Alexithymia, not autism, could drive eye-gaze patterns | Spectrum
Face to face: Autistic and non-autistic people may not differ much in how they look emotional information in the eye.
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Gaze patterns when looking at a face are more related to alexithymia, a condition characterized by difficulty recognizing one’s emotions, than to autism, according to a new study. The results suggest that some of the differences in emotion processing that are believed to be the core of autism are actually due to alexithymia, the researchers say.
Although it is often believed that autistic people have difficulty identifying and responding to facial expressions and emotions, research has been inconsistent.
But growing evidence suggests that these difficulties are actually due to high rates of alexithymia in autistic people, says lead researcher Geoff Bird, professor of cognitive neuroscience at Oxford University in the UK. About 50 percent of autistic people have alexithymia compared to 5 percent of non-autistic people.
“It is alexithymia, not autism, that drives these symptoms,” says Bird, “which is why the literature provides such a mix of results and such a wide variety of different skills in autistic individuals.”
Researchers measure emotion processing by tracking how often one person fixes their gaze on another person’s eyes, usually in series of still images. In the new study, the team observed how these gaze patterns changed under different circumstances and while participants watched videos to better approximate the natural interactions.
“When I try to make a coffee, I may look at items in the kitchen differently than when I wash them,” says study leader Hélio Clemente Cuve, a PhD student at Oxford University. “The way people look at faces and expressions depends a lot on what they do.”
Participants – 25 autistic and 45 non-autistic adults – watched short videos of people showing a neutral expression, which in most cases was followed by an expression of one of five emotions: happiness, sadness, anger, fear, or disgust. In some cases they tried to recognize the emotion or judge its intensity, and sometimes they were told beforehand what emotion they would see.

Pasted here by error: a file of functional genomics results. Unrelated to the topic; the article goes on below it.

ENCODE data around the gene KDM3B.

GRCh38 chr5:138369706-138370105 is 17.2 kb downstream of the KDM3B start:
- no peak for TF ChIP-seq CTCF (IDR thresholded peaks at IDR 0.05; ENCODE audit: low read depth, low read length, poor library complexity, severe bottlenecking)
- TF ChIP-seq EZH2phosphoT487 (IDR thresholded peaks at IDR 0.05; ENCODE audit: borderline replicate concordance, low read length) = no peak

Each participant also completed surveys that measured characteristics of autism and alexithymia, as well as symptoms of depression and anxiety.
Under all test conditions, degrees of alexithymic traits more accurately predicted how much time a participant spent looking in the eyes and how that behavior changed over time than levels of autism traits, the researchers found. And people with more alexithymic traits looked less often in the eyes than people with fewer traits, especially when exploring faces freely.
“If we don’t investigate alexithymia, we are likely missing out on important aspects of social emotional behavior that we would not otherwise have,” says Cuve.
The results were published in Cognition in April.
People with and without autism adjusted the amount of time they spent looking in the eyes depending on what they were asked to do. For example, when they were advised to expect a particular emotion, their gaze patterns were more structured and predictable than when they were rated the emotion – suggesting that they seek less information from the eyes.
However, higher alexithymia decreased the extent to which a person modulated their gaze in response to instructions. And in people with alexithymia, cued gaze patterns became no less predictable.
The results contradict the theory that autism is driven in part by the inability to incorporate prior knowledge into decision-making, Bird says, because autistic people’s gaze patterns became more predictable when they knew the emotion they would see.
“I’m not sure yet if I would say that alexithymia was responsible for this lack of top-down integration or the failure to use that prior information – that would probably be going too far,” says Bird. “But the results are certainly not really compatible with this notion that people with autism do not use prior information in their judgment or behavior.”
The results are “very exciting, very impressive,” says Uttama Lahiri, associate professor of electrical engineering at the Indian Institute of Technology Gandhinagar in Gujarat, India. Analyzing momentary patterns in response to dynamic emotions rather than static images is particularly useful, says Lahiri, who is studying moment in order to develop virtual reality platforms for autistic children.
The paper provides strong evidence for Bird’s hypothesis that instantaneous patterns are driven by alexithymia rather than autism, says Jennifer Cook, senior fellow at the University of Birmingham, UK Trains.
“That’s crucial,” says Cook. “If you do a study that you didn’t control alexithymia and you claim that what you found is specific to autism, how do you know if you haven’t controlled it?”
For example, Cook found that autistic and non-autistic adults differ in their perception of anger, but not happiness or sadness, after controlling alexithymia, suggesting that autism affects the processing of some emotions but not others.
The methods used in the paper – specifically the level of predictability over time – also provide a roadmap for other researchers, Cook says.
“I can imagine that this will be used a lot in the future,” she says.